Title: Haemophilic Arthropathy and Pseudotumour in an Elderly Male

Author(s) - Kunal Mahajan MD*1, Sanjay Rathour MD2, Ashish Dhiman MD3, Gunjan Gupta MD4


Case Description:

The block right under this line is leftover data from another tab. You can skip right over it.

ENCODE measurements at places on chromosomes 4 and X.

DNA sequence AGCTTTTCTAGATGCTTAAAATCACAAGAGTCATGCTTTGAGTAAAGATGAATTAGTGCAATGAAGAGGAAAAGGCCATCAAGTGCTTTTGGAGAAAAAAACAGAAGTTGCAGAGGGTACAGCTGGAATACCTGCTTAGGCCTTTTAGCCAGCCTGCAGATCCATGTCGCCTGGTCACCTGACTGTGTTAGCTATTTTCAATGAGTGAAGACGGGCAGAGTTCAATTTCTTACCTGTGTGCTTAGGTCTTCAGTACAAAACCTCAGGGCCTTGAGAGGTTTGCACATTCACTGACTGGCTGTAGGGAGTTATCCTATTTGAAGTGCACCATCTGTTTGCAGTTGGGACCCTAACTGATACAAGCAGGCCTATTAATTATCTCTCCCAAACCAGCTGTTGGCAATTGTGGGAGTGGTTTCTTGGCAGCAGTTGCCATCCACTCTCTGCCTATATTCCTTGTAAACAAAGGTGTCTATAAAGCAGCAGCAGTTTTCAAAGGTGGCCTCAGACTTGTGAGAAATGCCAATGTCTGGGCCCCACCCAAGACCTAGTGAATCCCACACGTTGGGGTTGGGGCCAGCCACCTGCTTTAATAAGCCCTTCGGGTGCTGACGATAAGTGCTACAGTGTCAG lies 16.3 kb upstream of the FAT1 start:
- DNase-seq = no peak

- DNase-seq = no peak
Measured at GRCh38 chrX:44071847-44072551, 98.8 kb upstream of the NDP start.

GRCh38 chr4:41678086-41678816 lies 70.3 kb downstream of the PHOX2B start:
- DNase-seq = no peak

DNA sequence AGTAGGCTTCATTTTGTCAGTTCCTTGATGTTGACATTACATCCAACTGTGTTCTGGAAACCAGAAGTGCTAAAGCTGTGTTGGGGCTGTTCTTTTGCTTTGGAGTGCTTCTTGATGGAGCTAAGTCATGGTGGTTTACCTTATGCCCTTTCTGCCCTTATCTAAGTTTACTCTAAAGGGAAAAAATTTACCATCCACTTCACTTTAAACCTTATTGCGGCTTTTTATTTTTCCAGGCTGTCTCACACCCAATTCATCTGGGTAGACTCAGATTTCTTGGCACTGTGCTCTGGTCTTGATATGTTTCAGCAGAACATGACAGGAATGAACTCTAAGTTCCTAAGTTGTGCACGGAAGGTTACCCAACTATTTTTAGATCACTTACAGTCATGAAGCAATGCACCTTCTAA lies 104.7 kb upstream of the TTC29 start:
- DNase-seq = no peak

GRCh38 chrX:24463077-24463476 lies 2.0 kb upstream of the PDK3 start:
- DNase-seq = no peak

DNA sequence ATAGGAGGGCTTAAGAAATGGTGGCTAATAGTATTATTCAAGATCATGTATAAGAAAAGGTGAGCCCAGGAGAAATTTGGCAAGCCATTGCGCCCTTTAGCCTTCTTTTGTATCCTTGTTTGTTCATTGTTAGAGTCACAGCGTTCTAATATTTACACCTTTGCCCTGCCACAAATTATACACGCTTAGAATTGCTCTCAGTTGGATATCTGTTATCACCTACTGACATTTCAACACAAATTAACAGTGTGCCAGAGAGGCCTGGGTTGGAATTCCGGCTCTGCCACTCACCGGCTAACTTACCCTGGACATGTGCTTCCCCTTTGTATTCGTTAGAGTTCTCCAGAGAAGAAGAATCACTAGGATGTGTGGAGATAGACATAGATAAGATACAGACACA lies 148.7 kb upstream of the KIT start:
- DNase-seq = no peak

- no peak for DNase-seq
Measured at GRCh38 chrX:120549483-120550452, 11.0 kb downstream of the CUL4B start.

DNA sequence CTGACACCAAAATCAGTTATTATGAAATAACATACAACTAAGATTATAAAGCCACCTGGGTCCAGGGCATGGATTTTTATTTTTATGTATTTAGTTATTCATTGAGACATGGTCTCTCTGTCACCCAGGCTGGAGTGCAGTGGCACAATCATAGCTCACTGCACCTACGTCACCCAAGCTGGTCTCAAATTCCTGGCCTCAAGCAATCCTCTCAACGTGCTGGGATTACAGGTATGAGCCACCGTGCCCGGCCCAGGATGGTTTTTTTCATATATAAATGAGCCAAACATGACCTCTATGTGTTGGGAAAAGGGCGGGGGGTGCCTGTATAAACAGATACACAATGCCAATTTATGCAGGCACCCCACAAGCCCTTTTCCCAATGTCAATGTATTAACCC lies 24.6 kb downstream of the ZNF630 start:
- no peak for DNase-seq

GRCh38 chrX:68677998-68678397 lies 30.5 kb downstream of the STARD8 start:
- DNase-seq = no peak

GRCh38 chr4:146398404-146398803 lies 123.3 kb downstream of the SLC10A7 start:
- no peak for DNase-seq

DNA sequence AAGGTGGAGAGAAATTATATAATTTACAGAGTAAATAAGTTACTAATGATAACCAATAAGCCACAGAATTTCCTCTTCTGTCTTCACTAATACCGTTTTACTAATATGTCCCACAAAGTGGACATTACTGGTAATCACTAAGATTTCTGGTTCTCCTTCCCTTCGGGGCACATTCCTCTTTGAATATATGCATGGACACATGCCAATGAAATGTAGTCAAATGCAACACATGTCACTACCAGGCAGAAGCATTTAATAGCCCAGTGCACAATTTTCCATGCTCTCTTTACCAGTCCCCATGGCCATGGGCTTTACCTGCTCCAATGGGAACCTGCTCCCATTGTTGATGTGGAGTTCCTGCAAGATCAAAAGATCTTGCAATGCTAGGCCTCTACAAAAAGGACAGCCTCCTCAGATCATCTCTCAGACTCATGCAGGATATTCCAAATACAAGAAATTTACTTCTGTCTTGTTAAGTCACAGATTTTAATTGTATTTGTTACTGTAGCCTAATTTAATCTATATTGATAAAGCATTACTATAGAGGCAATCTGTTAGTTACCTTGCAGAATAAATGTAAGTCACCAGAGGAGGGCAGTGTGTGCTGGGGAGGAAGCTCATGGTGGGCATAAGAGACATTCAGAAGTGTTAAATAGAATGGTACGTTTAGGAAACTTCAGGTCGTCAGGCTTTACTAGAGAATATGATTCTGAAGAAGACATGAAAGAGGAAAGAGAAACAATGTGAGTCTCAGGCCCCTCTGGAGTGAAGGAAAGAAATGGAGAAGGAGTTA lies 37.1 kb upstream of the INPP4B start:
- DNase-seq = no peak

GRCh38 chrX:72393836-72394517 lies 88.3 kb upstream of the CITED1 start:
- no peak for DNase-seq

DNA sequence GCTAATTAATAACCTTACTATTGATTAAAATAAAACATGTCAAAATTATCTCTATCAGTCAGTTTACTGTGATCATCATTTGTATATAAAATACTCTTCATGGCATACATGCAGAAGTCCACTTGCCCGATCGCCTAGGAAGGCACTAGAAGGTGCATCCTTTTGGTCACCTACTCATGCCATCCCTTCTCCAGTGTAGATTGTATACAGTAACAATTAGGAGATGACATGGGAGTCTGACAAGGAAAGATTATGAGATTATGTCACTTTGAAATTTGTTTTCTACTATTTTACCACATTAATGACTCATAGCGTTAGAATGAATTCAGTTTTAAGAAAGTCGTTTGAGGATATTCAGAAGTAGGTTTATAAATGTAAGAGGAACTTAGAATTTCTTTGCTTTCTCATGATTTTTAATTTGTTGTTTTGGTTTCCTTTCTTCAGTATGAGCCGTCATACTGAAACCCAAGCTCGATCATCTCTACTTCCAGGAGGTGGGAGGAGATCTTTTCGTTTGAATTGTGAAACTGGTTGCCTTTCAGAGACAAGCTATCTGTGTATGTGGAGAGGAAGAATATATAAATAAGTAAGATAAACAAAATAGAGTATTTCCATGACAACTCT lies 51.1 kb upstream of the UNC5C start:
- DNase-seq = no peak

A 62 years old male presented with h/o recurrent episodes of pain and swelling in both knee joints leading to flexion deformity on left side.(Figure1A) He also had a soft tissue swelling in right thigh for last 30 years, which was nontraumatic and gradually progressive in size. On examination, a well-defined swelling of 15 x 10 cm was present over right thigh, which was compressible, nonreducible, and non-tender. (Figure2A) History of recurrent episodes of epistaxis and spontaneous gum bleeds since early childhood was also present. Laboratory investigations revealed increased clotting time with increased activated partial thromboplastin time (aPTT). Platelet count, bleeding time and prothrombin time were normal. Factor VIII levels were low (2%) suggestive of moderate haemophilia. X-ray right thigh and bilateral knees confirmed it to be case of haemophilic arthropathy with pseudotumour. (Figure1B and 2B) Hemophilic pseudotumor is a rare complication occurring in 1–2% of patients with haemophilia. [1]Repetitive bleeding into the bones and soft tissues results in pseudotumor, whereas repetitive bleeding into the joints leads to arthropathy.[2] Pseudotumours are most common in thigh, while haemophilic arthropathy classically involves knee joint. Soft-tissue pseudotumors manifest as nonspecific masses at radiography. They may demonstrate internal calcifications or ossifications. Most of the morbidity from pseudotumors is due to their compressive effect on surrounding structures including bone destruction. Haemophilic arthropathy of knee tends to be asymmetric in involvement.Changes include Juxta-articular osteoporosis, irregular appearance of the subchondral surface,multiple subchondral cysts and widening of the intercondylar notch.[3] This report describes two important musculoskeletal complications of haemophilia. Long term factor replacement is essential for treatment and surgery is required in pseudotumours which are progressively increasing and for end stage haemophilic arthropathy.